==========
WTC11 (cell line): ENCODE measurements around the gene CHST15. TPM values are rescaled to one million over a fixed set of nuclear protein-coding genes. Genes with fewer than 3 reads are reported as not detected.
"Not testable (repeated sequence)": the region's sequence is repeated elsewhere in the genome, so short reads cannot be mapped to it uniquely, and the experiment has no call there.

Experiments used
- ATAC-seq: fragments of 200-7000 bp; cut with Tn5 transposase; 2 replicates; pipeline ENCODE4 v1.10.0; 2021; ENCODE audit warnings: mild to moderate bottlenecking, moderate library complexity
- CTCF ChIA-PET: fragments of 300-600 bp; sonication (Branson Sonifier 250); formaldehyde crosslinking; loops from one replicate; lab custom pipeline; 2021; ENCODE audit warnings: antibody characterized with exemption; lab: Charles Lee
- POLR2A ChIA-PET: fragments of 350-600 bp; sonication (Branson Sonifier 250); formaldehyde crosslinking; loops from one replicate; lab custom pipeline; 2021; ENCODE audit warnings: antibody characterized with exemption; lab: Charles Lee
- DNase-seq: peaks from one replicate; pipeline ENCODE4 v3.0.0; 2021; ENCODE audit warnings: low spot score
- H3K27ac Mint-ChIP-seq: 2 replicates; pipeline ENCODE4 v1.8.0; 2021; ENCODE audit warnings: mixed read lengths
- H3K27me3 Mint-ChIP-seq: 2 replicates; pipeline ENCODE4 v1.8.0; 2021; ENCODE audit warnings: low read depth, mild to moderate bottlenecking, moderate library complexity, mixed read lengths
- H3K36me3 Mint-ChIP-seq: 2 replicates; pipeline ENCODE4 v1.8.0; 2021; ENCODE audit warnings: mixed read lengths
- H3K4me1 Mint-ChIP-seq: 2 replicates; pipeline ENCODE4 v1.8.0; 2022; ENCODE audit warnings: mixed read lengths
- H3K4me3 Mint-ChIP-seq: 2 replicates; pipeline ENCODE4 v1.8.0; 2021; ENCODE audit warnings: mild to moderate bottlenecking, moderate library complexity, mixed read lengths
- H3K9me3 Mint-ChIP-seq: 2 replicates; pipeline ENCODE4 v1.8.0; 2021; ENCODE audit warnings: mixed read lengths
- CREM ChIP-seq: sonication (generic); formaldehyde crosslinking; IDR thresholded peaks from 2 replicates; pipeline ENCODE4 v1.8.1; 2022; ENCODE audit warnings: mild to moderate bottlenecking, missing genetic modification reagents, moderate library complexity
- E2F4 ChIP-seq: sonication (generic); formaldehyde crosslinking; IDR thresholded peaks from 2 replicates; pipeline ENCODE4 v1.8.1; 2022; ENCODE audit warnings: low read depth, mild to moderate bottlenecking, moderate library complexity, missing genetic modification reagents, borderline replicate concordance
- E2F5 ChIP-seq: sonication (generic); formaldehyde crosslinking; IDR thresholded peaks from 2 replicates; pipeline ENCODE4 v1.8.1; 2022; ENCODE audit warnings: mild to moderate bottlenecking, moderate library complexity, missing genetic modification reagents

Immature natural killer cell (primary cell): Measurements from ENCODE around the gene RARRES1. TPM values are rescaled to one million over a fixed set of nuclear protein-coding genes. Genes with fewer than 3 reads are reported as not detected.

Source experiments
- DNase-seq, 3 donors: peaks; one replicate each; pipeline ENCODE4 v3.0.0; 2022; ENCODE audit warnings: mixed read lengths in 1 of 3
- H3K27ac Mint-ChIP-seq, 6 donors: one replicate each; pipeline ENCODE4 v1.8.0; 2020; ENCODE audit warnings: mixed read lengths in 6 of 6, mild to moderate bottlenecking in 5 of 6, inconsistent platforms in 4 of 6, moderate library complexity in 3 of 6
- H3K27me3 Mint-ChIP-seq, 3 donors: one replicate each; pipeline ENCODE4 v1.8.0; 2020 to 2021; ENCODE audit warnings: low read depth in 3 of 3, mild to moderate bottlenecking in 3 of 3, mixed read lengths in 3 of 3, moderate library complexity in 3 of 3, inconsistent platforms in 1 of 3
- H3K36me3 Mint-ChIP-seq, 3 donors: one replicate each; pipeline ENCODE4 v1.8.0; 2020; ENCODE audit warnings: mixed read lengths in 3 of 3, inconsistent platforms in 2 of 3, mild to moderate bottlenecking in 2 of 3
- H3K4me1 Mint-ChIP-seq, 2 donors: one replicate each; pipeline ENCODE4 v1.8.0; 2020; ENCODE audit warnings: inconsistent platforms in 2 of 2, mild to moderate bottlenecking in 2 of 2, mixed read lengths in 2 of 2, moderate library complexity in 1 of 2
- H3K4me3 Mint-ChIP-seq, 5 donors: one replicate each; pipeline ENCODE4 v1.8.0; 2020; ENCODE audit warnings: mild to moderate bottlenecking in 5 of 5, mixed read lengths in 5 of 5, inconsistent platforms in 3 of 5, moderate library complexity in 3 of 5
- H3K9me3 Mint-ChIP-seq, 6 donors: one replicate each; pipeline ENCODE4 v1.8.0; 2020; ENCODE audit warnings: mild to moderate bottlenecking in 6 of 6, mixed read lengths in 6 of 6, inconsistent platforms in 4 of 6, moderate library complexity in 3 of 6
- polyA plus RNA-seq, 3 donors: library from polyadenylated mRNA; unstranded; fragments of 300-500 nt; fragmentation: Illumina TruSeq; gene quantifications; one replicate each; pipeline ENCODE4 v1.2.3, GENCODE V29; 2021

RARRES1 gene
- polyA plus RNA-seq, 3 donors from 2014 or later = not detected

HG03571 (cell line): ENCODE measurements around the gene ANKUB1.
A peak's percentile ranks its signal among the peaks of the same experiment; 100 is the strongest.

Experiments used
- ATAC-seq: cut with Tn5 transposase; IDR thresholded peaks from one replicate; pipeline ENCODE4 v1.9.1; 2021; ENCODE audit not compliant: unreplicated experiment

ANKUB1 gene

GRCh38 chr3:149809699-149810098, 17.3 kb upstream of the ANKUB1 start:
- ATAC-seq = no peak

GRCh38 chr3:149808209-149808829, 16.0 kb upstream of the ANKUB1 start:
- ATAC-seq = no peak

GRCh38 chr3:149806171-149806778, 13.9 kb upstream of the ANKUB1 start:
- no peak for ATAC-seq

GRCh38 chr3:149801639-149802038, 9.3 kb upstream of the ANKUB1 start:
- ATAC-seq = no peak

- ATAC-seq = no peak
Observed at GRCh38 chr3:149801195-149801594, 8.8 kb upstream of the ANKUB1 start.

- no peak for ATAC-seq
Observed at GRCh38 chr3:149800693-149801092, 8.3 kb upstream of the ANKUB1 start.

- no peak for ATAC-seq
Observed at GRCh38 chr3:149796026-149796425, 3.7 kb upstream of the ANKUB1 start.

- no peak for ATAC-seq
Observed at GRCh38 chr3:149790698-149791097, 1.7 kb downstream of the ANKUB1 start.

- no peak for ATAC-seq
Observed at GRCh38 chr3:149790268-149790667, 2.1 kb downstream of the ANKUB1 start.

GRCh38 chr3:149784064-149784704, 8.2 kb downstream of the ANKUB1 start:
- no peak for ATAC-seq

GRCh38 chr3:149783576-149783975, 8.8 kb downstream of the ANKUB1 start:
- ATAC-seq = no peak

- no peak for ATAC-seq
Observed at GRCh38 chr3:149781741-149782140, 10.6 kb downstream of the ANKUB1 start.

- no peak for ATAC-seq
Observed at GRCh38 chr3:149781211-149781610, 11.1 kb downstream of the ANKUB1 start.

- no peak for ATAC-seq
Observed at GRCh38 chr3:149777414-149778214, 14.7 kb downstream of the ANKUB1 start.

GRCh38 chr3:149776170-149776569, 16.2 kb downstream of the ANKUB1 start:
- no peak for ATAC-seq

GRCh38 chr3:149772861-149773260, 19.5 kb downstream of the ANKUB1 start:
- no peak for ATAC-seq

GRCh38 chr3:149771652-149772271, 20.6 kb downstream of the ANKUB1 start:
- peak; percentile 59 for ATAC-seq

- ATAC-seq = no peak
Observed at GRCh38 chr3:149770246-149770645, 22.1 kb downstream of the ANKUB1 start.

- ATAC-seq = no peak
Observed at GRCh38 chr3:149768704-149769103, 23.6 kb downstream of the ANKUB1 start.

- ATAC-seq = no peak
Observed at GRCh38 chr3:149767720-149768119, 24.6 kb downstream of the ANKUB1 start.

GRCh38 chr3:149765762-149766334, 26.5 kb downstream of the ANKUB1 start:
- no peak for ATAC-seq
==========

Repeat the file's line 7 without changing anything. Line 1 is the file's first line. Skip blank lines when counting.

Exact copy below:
- DNase-seq: peaks from one replicate; pipeline ENCODE4 v3.0.0; 2021; ENCODE audit warnings: low spot score